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Developer Brady Sullivan Hit with More Suits—Including Claims of Mother and Baby Impacted

Tuesday, January 30, 2018

 

According to one of the lawsuits, workers wearing Hazmat suits were required to remediate

Controversial New England mega-developer Brady Sullivan was hit with two additional lawsuits in Rhode Island Superior Court late last week.

Last week GoLocal reported that Brady Sullivan has received millions of dollars in RI taxpayer subsidies through the historic tax credit program. The millions Brady Sullivan received for the Harris Mill Lofts is just a fraction of the subsidies the company has received from the Rhode Island tax credit program.

Now, two recent suits filed in Rhode Island allege multiple violations of environmental issues -- and one of the suits claims that a husband, wife, and baby were significantly adversely impacted.

Latest for Brady Sullivan

Brady Sullivan has been hit with environmental enforcement actions in other locations in New England.

GoLocal reported about a number of complaints about the company in Worcester, MA going back to 2016.

In addition, Brady Sullivan’s most recent project — the American Tourister mill rehab in Warren, RI — is slated to receive $10 million in historic tax credits according to state documents.

The program has provided 293 projects over $1.66 billion in taxpayer subsidies over the past 15 years according to documents from the Historic Preservation and Heritage Commission, the state agency that oversees the historic tax credit program.

Brady Sullivan’s attorney has repeatedly refused opportunities to comment.

New Lawsuits in RI

The two recent suits filed in Rhode Island allege multiple violations.

The family — Joseph and Jamie Rachiele and their child — claim that each member of the family was severely impacted by contamination. The Rachiele family is seeking $3 million in compensatory damages and an additional $10 million in punitive damages.

Amongst the claims, “Approximately three months after moving in, on or about January 28, 2015, Mr. Rachiele awoke with a severe nosebleed from both nostrils and into his throat, causing him to spit up blood.”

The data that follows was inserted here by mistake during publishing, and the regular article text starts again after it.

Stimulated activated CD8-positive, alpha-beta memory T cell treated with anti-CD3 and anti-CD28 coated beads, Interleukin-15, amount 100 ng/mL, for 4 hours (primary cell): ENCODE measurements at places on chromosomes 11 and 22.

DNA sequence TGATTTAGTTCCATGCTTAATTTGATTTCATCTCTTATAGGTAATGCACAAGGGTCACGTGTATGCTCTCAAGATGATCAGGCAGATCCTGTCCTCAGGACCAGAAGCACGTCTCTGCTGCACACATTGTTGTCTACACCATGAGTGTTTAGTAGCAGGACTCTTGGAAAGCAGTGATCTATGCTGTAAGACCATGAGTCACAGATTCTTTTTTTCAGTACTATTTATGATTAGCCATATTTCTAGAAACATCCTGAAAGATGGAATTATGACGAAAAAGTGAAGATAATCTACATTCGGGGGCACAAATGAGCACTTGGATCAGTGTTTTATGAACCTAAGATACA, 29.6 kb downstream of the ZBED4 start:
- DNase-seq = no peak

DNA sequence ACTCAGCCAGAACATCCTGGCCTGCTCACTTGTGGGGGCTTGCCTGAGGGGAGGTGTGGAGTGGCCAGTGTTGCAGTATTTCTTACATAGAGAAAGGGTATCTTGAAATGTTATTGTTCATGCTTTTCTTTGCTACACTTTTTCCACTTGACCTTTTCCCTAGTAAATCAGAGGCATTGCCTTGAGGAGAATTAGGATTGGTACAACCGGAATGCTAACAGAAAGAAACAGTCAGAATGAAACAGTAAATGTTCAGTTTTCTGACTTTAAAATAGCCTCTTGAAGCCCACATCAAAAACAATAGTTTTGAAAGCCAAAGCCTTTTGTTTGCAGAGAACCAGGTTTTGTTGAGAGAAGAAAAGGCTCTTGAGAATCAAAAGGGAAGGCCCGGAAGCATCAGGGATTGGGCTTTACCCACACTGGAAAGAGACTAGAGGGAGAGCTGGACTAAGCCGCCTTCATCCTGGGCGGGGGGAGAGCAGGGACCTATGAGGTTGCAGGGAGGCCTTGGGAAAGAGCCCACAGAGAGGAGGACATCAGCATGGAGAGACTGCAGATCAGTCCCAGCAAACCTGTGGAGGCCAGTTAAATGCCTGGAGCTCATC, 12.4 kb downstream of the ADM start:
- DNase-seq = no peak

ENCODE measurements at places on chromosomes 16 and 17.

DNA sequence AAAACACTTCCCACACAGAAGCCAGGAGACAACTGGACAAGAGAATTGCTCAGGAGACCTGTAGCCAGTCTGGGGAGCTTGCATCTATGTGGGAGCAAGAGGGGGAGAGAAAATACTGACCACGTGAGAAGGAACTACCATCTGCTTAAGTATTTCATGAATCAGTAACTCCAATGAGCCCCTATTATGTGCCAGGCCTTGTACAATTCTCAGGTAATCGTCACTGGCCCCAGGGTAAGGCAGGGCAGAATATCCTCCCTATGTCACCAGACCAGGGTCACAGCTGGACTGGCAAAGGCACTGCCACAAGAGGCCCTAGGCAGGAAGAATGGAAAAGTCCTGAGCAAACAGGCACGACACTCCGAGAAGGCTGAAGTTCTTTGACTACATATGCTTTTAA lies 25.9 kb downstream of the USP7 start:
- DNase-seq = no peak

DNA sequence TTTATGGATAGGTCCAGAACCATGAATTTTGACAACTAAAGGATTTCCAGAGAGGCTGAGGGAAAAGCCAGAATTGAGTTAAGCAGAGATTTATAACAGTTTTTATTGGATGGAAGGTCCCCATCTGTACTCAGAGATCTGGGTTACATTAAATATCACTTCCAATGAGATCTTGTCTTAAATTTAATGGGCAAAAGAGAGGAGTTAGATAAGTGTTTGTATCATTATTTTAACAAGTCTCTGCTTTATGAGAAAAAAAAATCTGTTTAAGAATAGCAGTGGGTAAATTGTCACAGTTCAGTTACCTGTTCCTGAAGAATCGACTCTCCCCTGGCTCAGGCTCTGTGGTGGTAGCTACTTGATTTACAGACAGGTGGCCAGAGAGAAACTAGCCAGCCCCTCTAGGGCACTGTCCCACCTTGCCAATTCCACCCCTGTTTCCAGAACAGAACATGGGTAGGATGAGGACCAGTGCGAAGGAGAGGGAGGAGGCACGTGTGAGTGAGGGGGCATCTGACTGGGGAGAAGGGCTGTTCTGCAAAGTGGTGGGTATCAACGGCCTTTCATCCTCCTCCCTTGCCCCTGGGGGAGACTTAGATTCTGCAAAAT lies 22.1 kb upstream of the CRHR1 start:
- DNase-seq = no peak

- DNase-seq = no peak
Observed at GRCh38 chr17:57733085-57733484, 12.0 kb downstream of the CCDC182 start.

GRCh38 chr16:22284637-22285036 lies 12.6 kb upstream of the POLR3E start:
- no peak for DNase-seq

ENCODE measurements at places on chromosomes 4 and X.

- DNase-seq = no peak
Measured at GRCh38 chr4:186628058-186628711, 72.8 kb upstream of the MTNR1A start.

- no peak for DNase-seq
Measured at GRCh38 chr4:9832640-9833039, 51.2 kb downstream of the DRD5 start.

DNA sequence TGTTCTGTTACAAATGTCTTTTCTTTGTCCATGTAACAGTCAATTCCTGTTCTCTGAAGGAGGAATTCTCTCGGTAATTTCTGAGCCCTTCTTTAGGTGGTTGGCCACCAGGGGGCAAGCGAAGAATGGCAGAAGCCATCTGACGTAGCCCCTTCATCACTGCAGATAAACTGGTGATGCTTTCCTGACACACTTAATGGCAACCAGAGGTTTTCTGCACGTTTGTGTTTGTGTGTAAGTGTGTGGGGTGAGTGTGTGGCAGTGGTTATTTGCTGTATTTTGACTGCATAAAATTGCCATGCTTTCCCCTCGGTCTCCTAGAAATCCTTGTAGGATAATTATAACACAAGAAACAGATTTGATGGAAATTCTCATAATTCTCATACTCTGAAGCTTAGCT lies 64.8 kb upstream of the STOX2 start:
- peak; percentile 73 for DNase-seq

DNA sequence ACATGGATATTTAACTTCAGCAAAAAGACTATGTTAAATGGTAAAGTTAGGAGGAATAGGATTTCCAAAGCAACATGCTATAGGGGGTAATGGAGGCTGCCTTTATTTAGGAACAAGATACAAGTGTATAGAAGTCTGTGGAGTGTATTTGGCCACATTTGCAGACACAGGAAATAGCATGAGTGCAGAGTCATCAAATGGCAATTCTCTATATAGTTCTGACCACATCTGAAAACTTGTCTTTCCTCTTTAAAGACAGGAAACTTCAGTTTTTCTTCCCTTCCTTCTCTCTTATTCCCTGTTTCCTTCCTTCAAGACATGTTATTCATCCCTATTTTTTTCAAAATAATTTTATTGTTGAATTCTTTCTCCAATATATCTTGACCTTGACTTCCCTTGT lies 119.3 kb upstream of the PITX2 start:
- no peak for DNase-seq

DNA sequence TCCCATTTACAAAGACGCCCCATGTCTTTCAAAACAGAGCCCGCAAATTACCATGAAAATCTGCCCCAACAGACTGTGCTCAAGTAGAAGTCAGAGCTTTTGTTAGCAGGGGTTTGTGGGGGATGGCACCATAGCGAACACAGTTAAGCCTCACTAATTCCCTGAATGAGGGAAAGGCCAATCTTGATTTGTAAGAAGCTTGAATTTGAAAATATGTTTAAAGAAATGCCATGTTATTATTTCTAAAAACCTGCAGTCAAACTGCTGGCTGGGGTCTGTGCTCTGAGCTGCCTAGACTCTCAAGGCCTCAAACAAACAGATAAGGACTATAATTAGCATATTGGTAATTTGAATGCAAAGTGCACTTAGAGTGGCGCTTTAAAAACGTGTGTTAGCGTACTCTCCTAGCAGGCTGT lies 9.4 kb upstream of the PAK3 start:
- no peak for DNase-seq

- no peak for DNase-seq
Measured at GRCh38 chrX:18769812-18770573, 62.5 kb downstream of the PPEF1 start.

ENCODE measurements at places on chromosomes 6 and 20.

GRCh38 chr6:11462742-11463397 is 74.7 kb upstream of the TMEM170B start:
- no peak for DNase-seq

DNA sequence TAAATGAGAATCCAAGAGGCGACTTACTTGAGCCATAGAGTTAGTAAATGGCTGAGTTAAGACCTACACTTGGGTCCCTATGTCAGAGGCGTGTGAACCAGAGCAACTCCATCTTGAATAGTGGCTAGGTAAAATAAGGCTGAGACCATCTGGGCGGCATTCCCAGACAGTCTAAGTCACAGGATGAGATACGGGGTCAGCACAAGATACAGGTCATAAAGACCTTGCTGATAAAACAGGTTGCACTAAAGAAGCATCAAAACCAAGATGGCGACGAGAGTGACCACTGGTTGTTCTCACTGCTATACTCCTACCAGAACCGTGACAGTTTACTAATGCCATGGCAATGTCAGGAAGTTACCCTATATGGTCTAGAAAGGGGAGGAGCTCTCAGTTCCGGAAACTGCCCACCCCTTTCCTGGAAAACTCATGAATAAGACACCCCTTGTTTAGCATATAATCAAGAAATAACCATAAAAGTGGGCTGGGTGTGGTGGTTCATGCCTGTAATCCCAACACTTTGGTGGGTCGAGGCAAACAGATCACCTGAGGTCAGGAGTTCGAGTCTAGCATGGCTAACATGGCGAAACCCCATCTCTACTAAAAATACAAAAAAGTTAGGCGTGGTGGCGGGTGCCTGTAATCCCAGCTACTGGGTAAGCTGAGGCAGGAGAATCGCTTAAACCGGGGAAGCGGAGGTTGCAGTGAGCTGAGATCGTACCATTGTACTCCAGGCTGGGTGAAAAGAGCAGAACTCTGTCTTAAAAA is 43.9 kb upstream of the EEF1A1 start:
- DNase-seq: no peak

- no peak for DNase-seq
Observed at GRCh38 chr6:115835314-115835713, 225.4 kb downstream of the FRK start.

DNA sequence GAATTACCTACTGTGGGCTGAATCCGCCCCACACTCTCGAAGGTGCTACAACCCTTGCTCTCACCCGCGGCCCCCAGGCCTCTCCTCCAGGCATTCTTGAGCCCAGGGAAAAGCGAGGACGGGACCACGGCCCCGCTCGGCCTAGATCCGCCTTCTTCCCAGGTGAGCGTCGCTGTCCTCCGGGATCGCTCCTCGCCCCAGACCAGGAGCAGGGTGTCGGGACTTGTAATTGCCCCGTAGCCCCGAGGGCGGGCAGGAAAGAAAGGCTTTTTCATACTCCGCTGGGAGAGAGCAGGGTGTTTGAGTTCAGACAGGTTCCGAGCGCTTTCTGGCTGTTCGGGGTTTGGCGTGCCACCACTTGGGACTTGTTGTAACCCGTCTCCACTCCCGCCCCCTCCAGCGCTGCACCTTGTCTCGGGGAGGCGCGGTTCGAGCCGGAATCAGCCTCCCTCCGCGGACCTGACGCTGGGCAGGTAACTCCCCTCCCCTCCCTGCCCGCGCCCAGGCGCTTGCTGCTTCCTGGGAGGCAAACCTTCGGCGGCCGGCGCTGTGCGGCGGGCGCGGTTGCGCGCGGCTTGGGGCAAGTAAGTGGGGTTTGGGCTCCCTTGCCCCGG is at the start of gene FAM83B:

Rachieles claim Brady Sullivan "violated the lead laws and subjected Plaintiffs to hazardous lead dust and lead chipping paint.”

“No mold remediation was performed in response to repeated reports by Plaintiffs; mold spots on walls and pipes were simply covered up with paint," states the suit.

“Upon information and belief, improper cleanup or lack of cleanup of the building prior to Defendants’ renovation of the Mill has resulted in multiple hazardous waterborne and/or airborne pathogens remaining present in Plaintiffs’ former apartment," the suit continues. “As a result of Defendants’ negligence, Plaintiffs have suffered extreme and permanent bodily injuries.”

The Rachieles lived at Brady Sullivan’s Harris Mill Loft in Coventry.

Three lawsuits have been filed against Brady Sullivan in RI

The second lawsuit was filed by William Calise and Krystal Dent who also rented at the Harris Mill Loft, the couple claims in a suit among other things, that the apartment was infested with “fungus gnats” that feed on mold.

They allege in their suit against Brady Sullivan, “Mr. Calise has also suffered a variety of respiratory symptoms including heart palpitations, night sweats, fatigue, chest tightness, and difficulty breathing. Mr. Calise has also suffered the appearances of rashes in various spots across his body. Both Plaintiffs have experienced repeated nosebleeds while in the apartment.”

The couple is seeking $12 million in punitive and compensatory damages.